Ruthven again pitched a Friday opener and again pitched well, though he came out in the sixth inning with a 2-1 lead, keyed by two hits from Rose and a home run by Schmidt. Sparky Lyle, a veteran lefty and former Cy Young winner with the Yankees in 1977 had been acquired in September for games like this.
Lyle got four big outs when the Expos were threatening, and McGraw threw two more shutout innings. The 2-1 lead stood up. Philadelphia needed just one more win and they had Carlton reserve for Sunday.
Christenson started on Saturday and pitched six good innings, though he trailed 2-1. In the top of the seventh, Rose, McBride and Schmidt all singled to load the bases with one out. Luzinski delivered a two-run single to give the Phils the lead, but in a bizarre baserunning circumstance, both he and Schmidt were thrown out on the bases on the same play.
The game stayed at 3-2 and it looked like that might be costly, because Ron Reed and Lyle gave the lead back in the bottom of the inning. Philadelphia still trailed 4-3 in the bottom of the ninth.
Rose drew a walk to start the inning and was replaced on the bases by McBride after a force out. McBride moved up to second on a groundball out, and with two down Boone singled in the tying run.
The game stretched to the 11th inning and one more time Rose was in the middle of things. He led off with a single. Schmidt came to the plate with one out and put the punctuation mark on his MVP campaign. He homered to left. McGraw slammed the door in the bottom of the inning and the Phillies were NL East champs.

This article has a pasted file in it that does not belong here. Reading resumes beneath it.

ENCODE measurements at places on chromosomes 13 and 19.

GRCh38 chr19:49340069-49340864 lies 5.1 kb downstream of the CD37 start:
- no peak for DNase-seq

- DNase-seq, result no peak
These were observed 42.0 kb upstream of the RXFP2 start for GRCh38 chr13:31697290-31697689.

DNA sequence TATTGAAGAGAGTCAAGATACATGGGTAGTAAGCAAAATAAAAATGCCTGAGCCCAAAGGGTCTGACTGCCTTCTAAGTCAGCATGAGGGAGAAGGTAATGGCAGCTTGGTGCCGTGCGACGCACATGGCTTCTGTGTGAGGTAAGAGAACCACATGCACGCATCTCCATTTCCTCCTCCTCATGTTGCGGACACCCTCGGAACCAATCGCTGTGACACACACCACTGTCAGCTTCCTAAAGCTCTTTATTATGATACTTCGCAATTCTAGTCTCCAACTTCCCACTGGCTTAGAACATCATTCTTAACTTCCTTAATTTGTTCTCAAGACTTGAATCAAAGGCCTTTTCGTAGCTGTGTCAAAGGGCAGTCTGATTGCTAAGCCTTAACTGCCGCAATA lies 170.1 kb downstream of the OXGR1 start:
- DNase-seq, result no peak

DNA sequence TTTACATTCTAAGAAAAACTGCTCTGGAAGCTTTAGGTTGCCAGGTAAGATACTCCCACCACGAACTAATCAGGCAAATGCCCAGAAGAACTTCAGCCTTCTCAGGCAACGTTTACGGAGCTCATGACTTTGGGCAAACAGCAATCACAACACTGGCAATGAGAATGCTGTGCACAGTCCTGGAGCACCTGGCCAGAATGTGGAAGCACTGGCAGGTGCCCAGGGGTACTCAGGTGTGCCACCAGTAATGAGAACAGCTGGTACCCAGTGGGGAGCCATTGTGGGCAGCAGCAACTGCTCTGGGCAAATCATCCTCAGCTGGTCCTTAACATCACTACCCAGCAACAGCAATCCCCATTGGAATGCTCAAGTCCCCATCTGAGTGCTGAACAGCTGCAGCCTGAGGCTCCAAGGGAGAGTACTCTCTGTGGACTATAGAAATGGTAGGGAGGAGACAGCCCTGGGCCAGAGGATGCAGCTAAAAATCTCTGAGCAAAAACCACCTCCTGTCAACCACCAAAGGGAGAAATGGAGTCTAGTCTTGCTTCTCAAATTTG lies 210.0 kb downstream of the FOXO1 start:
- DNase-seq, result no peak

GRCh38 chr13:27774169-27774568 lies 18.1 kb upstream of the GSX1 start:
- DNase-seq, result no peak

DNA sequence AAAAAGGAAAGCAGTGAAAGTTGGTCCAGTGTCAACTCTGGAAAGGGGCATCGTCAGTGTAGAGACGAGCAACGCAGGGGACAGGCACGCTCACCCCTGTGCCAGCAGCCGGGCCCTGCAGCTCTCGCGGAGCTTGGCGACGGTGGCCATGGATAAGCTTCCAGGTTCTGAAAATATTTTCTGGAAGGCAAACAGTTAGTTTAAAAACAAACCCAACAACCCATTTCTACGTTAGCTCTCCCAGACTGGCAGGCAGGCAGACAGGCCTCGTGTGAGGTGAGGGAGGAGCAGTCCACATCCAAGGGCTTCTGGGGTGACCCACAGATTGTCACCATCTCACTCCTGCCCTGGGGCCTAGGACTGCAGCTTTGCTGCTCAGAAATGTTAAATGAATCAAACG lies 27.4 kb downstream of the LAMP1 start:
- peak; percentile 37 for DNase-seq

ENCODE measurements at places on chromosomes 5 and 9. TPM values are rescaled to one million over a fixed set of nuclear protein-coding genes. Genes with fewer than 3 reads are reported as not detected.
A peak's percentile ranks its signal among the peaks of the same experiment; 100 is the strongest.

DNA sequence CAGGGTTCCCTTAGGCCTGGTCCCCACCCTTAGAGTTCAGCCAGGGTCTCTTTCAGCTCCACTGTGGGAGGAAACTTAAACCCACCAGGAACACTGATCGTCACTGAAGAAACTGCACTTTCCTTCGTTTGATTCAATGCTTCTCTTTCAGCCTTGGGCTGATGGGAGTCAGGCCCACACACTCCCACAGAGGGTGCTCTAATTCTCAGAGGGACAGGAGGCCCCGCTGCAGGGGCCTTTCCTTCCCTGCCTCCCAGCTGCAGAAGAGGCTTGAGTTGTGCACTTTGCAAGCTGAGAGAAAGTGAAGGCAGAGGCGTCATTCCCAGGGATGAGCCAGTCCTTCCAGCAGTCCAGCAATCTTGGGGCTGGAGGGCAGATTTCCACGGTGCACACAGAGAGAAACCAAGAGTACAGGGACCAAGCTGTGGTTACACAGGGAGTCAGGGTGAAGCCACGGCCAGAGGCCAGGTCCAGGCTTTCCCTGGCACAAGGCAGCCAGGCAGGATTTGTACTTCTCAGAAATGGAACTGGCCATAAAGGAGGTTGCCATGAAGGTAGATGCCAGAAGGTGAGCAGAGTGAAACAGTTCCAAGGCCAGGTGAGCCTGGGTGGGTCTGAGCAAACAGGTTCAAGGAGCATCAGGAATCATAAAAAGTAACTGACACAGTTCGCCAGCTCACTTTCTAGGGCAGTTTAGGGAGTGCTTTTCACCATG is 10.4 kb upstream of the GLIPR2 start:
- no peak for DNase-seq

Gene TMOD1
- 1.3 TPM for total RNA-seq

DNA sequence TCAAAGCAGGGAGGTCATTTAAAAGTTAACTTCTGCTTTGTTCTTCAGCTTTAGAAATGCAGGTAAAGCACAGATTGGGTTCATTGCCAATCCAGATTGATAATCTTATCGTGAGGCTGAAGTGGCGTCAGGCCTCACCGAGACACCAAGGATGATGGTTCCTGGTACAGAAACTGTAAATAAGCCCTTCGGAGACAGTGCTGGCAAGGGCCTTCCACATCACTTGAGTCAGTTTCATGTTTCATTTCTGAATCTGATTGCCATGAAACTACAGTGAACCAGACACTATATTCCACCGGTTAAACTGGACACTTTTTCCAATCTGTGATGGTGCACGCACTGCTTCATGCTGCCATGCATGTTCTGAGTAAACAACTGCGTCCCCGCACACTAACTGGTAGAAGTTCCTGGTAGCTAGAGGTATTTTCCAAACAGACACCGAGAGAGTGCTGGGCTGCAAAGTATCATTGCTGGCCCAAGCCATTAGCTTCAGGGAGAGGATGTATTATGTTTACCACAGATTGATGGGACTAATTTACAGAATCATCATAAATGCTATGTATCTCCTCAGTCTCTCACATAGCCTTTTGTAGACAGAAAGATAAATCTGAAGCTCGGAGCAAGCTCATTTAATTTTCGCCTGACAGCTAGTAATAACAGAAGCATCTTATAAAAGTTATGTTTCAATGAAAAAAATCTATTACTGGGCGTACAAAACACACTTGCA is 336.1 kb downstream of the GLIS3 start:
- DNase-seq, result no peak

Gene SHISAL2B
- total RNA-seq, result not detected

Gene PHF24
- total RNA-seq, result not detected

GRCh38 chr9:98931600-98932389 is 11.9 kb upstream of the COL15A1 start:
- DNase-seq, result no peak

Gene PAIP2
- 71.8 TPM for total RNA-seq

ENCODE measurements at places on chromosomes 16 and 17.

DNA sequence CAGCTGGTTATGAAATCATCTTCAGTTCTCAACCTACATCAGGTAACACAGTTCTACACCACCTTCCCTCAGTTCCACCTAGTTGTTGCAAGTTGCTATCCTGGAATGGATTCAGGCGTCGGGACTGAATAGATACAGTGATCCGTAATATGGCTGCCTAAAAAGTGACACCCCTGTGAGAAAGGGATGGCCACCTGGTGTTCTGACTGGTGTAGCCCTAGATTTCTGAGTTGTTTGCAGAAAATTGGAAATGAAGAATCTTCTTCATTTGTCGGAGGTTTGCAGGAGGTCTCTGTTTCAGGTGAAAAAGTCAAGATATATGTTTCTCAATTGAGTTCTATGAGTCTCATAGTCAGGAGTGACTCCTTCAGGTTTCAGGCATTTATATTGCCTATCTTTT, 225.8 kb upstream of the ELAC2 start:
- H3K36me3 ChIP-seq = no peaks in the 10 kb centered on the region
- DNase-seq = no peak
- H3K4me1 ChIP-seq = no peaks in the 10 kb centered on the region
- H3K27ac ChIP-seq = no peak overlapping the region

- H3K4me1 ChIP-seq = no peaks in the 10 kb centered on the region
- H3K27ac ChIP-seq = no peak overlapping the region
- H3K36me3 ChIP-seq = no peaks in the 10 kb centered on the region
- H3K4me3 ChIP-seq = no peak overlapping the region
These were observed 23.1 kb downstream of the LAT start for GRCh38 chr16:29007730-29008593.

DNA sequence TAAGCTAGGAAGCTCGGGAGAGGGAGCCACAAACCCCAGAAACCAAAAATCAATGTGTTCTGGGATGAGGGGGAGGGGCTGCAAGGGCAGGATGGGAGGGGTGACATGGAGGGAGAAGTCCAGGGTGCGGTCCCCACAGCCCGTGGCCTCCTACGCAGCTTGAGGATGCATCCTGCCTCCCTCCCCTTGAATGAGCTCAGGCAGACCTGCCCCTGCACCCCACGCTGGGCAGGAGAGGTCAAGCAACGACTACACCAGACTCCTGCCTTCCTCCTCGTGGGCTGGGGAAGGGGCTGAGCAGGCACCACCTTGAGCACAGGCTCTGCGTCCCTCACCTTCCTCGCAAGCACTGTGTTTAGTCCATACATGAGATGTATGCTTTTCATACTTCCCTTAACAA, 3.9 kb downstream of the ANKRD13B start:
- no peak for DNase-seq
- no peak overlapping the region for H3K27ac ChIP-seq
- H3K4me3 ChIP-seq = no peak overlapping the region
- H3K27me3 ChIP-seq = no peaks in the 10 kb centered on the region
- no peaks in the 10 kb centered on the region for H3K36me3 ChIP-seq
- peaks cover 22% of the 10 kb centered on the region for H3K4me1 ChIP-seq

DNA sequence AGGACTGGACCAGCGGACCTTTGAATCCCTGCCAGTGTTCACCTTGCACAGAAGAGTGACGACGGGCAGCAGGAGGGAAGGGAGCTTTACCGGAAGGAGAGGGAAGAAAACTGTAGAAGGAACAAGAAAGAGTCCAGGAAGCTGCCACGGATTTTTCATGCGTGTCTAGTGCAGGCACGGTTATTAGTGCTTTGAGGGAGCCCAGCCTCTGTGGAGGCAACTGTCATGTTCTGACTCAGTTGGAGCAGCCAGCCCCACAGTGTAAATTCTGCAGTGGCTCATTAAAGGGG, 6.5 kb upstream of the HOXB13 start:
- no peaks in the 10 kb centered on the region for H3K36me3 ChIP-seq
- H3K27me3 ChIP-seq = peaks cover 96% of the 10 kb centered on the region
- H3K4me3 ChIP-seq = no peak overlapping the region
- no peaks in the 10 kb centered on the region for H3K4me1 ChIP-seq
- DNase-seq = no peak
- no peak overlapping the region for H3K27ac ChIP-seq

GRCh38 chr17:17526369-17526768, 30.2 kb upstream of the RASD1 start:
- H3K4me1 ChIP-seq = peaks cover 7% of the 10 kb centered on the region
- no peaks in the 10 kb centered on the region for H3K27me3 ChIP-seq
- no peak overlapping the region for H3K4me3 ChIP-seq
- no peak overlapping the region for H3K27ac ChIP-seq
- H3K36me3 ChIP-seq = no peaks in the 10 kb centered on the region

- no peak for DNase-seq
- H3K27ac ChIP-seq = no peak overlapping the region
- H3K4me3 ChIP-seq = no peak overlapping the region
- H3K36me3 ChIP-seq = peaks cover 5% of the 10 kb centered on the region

The drama was just beginning for the Phillies. They met the Houston Astros and the National League Championship Series ended up being arguably the greatest postseason ever played. What was then a best-of-five series went the full five games. The last four games went to extra innings. In Games 4 & 5, the lead changed hands in the last two innings. It was an epic and the Phillies survived.
It was fitting that the Kansas City Royals were the opponent in the World Series. The Royals were partners in frustration with the Phils through the late 1970s, with each team losing the LCS in 1976-78, then having a disappointing year in 1979. Each finally broke through to the Fall Classic in the game year.
The World Series wasn’t one for the ages, like the NLCS had been, but it was still pretty good. The Phillies won come-from-behind games at home in Games 1 & 2, and then won an exciting Game 5 in Kansas City to put themselves on the brink. A victory behind Carlton in Game 6 brought the long-awaited Series title to Philly.
Philadelphia continued to be good in the early part of the 1980s. They won the “second half” NL East title in 1981, when a players strike resulted in MLB using a system that took the first place teams before and after the strike and had them meet in the first-ever Division Series round. The Phils lost to the Expos.
The Phillies returned to the World Series in 1983 and 1993, but it would be 28 years before they won it all again. At least the 1980 Phils had provided enough memories to last a generation.